ArrayList<String> results = new ArrayList<String>();
for(String word : dict){
if(validSig(strSig, word){
}
}
return results;
}

private static int[] getSig(String str){
int[] sig = new int[256];
for(char c : str.toCharArray()){
sig[cToI(c)]++;
}
return sig;
}

private int cToI(char c){
return (int)c;
}

private static boolean validSig(int[] sig, String word){
if(word.length() > 4){
return false;
}
int[] usableSig = new int[256];
for(char c : word.toCharArray()){
int i = cToI(c);
if(usableSig[i] == sig[i]){
return false;
}
usableSig[i]++;
}
return true;
}``````

If the dictionary file cannot fit in memory, then I would stream the file and pull each individual word out for comparison. This change would only affect the first method and only really around the while loop.

Comment hidden because of low score. Click to expand.
0

Why use a seoarate cToI function, it seems unnecessary and somewhat confusing

Comment hidden because of low score. Click to expand.
0

I like to do that just in case I decide to support limited alphabets (ie: only 26 letters vs the entire 256 set).

Comment hidden because of low score. Click to expand.
0

I am a bit confused by the if condition

``````if(usableSig[i] == sig[i]){
return false;
}``````

doesn't this mean, if for words "ant" and "apple", you return false right away for 1st character and not check of rest ?

and also when you return true, you don't check anything, just coming out of for loop says the word can be formed with given characters ?

please explain, I might be overlooking something here.

Comment hidden because of low score. Click to expand.
0
of 0 vote

``````#include<stdio.h>
#include<string.h>

main()
{
char s[10];
int i = 0;
int j,k;
char dictionary[10][20];
printf("create a dictionary\n");
while(scanf("%s",dictionary[i]) != EOF)
{
i++;
}

printf("enter the string to be searched\n");
scanf("%s",s);

i=0;
while(dictionary[i][20])
{
j=0;
k=0;
while(s[j++] == dictionary[i][k++])
{
if(s[j] == '\0')
{
printf("%s\n",dictionary[i]);
}
}
i++;
}

}
~``````

Comment hidden because of low score. Click to expand.
0
of 0 vote

Assumption: the dictionary is a text file containing all words separated by spaces.
Complexity:
Can be loaded in memory : O(1)
Cannot be loaded in memory: O(n)

So, we'd just sort up the input word and make up sorted strings of all possible lengths i.e. from 2 to 4 eg: ogeg = oegg = oe,og,gg,oeg,ogg,egg. This can be done in constant time.
While making the dictionary out of the text file, we can take each word, sort it and add it to a HashMap<String,ArrayList<String>> that could store all the words with a given set of letters. Since this is pre-processing, it can also be achieved in constant time. All you gotta do now homie is check those words created in the hashtable. So overall constant.

If we cannot load the dictionary in the memory, the problem clearly becomes a string matching problem, which can be solved in O(n) using Z-Algorithm. Just makeup all the possible permutations (4! + 4C3*3!+ 4C2*2!) and search'em up!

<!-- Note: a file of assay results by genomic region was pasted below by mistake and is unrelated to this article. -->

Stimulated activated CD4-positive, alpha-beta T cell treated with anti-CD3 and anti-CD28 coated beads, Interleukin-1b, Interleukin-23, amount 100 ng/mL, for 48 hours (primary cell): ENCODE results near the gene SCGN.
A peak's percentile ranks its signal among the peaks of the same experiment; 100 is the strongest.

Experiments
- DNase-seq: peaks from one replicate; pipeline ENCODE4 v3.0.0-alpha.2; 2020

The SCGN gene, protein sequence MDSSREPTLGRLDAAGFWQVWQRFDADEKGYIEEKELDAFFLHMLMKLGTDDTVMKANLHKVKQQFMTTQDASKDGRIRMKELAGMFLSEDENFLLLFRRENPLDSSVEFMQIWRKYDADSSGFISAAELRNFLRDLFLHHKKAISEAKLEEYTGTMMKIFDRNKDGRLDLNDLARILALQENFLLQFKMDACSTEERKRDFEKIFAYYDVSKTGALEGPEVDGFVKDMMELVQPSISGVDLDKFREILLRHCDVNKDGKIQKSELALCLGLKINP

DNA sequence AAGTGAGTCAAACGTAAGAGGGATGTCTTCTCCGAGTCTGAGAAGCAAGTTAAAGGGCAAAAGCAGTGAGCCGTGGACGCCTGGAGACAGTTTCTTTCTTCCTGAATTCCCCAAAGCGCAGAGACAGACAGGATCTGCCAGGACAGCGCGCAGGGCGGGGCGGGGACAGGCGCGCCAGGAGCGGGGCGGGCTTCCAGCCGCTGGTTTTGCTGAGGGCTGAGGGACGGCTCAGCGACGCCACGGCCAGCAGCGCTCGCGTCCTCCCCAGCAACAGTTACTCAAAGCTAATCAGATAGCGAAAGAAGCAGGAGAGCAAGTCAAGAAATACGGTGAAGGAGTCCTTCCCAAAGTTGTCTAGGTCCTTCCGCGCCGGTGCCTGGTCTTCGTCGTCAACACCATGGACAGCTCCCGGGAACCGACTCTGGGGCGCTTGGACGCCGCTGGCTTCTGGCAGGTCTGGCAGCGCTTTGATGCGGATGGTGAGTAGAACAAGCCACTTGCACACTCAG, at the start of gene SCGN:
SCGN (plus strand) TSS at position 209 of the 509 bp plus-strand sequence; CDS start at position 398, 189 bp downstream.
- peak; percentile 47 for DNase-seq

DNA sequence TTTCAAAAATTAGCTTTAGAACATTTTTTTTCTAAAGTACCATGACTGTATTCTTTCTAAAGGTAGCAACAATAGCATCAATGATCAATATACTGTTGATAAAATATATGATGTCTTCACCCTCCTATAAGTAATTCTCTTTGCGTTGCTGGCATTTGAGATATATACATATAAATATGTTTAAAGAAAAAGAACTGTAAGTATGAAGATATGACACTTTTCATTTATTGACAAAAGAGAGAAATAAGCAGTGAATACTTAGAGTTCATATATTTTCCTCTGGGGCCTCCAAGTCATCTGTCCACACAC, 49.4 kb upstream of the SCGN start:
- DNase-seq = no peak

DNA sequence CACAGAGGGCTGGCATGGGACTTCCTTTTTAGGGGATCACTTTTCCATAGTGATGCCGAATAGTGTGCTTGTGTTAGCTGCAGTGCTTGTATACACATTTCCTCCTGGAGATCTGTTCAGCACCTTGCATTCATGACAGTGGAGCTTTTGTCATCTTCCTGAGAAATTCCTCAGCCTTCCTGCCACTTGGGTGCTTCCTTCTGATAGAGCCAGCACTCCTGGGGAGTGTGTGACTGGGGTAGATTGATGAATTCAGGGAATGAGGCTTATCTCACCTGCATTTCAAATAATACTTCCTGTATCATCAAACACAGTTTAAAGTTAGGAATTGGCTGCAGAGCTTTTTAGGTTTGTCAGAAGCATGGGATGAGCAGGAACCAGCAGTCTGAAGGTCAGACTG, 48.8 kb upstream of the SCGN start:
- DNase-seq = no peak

Comment hidden because of low score. Click to expand.
0
of 0 vote

Create sorted key to exact match map for keys length 1, 2, 3, 4.

For instance, aab={baa,aba} but not ba

Create a multi-root tree where 4 letter keys are roots, and up to 4 children are generated by removing one of the letters. (could be less because in aabc remove a once) - similarly for other children until have one letter grandchildren leafs.

Note, that this is not really a tree but a graph because abc is a child of both, aabc and abcz, so the amount of nodes will not exceed one million.

Walk it from 4 letter key till one letter and collect set of words.

Why is it better than just computing all of the words for each of the 4 letter keys, including subsets. The thing is, 3, 2, 1 letter keys are shared across path, so less repetition. And they can be loaded/unloaded on demand, per memory requirement (for instance, un-load lest frequently walked node). Note that the set of words for exact 4 letter match will be small, it is subset that will generate a lot, and they are shared.

Comment hidden because of low score. Click to expand.
0
of 0 vote

Maybe this solution is too simple, but from the original text, I assume that:

- The alphabet can only have 26 characters (english lowercase)
- The dictionary is not sorted (so we will need at least O(n) to know it's content).
- There is no relation between each dictionary word and the input sequence.

``````#include <list>
#include <string>
#include <iostream>
#include <fstream>
#include <stdint.h>

class WordPattern
{
public:
// here "useCountLimit" indicates that a dictionary word can not have more than the characters in the input
WordPattern (const std::string &s, bool useCountLimit) : _useCountLimit(useCountLimit)
{
for (int i(0); i < _alphabetSize; ++ i)
_charsCount[i] = 0;

int len = s.size();
for (int i(0); i < len; ++ i)
_charsCount[(s[i]-'a')] ++;
}

inline bool canFormWord (const std::string &s) const
{
uint8_t charsCount [_alphabetSize];
for (int i(0); i < _alphabetSize; ++ i)
charsCount[i] = _charsCount[i];

int len = s.size();
for (int i(0); i < len; ++ i)
{
uint8_t charVal (s[i]-'a');
if (_useCountLimit)
{
if (charsCount[charVal] > 0)
charsCount[charVal]--;
else
return false;
}
else
if (charsCount[charVal] == 0)
return false;
}
return true;
}

private:
static const uint8_t _alphabetSize = 26;